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Flavius Josephus and Flavian Rome$
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Jonathan Edmondson, Steve Mason, and James Rives

Print publication date: 2005

Print ISBN-13: 9780199262120

Published to Oxford Scholarship Online: September 2007

DOI: 10.1093/acprof:oso/9780199262120.001.0001

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Foreign Elites at Rome

Foreign Elites at Rome

Chapter:
(p.53) 2 Foreign Elites at Rome
Source:
Flavius Josephus and Flavian Rome
Author(s):

G. W. Bowersock

Publisher:
Oxford University Press
DOI:10.1093/acprof:oso/9780199262120.003.0003

This chapter looks at Josephus’ literary career in Rome as part of a larger trend, which involved an increasing imperial interest in luring members of the foreign elite to the city within the context of the patron-client relationship. Examples of such men were the Syrian Nicolaus of Damascus, court historian to King Herod the Great during the first century BCE, and Antiochus IV of Commagene, a client king who helped Vespasian’s forces in the Judean War of 66-73 CE. Similarly, this chapter argues that Josephus was closely enmeshed within the Roman elite because of his usefulness as a cultural mediator, a role which had both socio-political and strategic value. Roman interest in the stability of the eastern frontier of the Empire meant an increasing interest in its resident cultures. Josephus’ role was realized through his production of a ‘new kind of historiography’ never before seen at Rome, which portrayed Roman values within the context of Judean history and vice-versa.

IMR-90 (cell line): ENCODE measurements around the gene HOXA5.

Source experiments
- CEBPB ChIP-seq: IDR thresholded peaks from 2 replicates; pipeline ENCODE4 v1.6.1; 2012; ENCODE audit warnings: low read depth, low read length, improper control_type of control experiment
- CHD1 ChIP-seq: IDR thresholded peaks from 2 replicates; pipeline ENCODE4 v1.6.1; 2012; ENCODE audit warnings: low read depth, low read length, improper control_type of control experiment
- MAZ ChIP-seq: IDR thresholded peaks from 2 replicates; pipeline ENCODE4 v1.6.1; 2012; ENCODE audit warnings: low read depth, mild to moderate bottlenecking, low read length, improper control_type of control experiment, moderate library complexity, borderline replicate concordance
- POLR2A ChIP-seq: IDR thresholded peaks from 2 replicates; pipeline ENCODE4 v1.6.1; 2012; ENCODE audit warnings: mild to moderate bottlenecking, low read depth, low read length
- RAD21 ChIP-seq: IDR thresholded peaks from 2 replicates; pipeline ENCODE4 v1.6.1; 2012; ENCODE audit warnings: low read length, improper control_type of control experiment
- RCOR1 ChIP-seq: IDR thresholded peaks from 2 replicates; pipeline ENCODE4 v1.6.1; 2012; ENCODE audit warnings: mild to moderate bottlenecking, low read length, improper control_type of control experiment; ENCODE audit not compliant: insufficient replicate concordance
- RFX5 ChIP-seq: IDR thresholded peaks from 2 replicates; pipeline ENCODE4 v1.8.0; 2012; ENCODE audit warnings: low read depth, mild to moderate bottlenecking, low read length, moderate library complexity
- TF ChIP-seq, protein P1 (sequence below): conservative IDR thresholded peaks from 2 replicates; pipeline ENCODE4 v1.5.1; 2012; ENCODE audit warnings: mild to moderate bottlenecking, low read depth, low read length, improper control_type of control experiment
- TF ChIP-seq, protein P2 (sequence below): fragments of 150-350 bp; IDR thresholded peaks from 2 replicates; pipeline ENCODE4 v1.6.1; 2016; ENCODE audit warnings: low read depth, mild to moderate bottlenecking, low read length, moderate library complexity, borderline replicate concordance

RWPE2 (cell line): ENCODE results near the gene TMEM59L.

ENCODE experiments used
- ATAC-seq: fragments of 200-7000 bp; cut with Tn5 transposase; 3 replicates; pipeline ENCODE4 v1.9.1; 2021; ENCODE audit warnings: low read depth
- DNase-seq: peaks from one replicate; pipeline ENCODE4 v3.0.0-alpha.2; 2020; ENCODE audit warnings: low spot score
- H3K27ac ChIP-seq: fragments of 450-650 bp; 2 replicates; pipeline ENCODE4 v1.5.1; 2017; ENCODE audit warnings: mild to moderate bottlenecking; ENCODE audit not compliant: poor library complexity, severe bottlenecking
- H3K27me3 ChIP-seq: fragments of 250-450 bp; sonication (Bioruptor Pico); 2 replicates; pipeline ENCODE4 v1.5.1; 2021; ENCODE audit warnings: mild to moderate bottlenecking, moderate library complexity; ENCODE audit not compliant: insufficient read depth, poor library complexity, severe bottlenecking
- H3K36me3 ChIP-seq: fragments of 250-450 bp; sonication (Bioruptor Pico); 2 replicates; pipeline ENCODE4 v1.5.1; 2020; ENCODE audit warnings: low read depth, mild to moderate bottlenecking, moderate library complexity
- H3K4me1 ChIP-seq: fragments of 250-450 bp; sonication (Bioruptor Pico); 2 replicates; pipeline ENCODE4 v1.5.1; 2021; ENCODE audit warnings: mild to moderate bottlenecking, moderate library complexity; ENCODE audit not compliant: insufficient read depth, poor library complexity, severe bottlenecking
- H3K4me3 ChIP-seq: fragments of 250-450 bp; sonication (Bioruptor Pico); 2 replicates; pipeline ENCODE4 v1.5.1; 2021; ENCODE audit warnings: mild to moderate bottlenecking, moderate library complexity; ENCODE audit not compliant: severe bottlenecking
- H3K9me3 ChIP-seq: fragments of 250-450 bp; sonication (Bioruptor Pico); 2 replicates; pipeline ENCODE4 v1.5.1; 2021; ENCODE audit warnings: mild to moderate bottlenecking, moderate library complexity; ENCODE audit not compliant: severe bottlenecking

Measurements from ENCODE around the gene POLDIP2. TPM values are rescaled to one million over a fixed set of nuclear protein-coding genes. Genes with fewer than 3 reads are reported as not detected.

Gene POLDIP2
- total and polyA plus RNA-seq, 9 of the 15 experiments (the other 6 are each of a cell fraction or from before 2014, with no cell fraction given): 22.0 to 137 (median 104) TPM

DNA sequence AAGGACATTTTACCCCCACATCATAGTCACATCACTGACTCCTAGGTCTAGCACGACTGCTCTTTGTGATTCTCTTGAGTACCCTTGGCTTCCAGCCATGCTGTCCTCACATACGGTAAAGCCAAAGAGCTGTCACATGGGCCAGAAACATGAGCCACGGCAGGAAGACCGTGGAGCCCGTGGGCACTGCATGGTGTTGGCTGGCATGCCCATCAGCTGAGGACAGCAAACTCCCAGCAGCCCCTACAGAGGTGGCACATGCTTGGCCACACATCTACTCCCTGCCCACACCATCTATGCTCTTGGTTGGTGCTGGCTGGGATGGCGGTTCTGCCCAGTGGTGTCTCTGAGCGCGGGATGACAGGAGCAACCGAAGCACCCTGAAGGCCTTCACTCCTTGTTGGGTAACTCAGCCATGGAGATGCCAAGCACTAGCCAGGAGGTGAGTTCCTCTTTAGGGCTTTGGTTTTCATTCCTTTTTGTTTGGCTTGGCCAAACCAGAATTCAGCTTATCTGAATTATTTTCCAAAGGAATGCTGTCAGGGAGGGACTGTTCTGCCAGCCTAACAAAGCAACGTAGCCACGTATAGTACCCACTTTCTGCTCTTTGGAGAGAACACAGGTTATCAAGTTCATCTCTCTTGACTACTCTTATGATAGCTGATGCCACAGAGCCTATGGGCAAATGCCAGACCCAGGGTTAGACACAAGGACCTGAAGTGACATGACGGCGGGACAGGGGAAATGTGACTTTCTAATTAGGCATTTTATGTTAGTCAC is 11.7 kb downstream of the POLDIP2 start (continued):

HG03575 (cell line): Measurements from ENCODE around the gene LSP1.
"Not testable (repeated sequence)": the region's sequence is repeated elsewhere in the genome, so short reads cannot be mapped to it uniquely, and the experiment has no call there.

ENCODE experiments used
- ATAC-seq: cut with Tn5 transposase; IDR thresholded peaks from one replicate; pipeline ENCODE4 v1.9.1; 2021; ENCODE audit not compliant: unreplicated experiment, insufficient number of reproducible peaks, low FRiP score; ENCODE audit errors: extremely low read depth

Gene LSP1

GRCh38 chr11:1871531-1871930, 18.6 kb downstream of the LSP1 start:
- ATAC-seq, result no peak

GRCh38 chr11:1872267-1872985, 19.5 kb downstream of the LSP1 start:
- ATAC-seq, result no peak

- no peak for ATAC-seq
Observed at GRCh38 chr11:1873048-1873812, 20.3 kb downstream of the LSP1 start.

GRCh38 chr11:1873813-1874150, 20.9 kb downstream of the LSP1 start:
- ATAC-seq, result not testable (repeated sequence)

Keywords:   patrons, Nicolaus of Damascus, Antiochus IV of Commagene, Agrippa II, historiography, cultural interaction, cultural mediation, foreign elites

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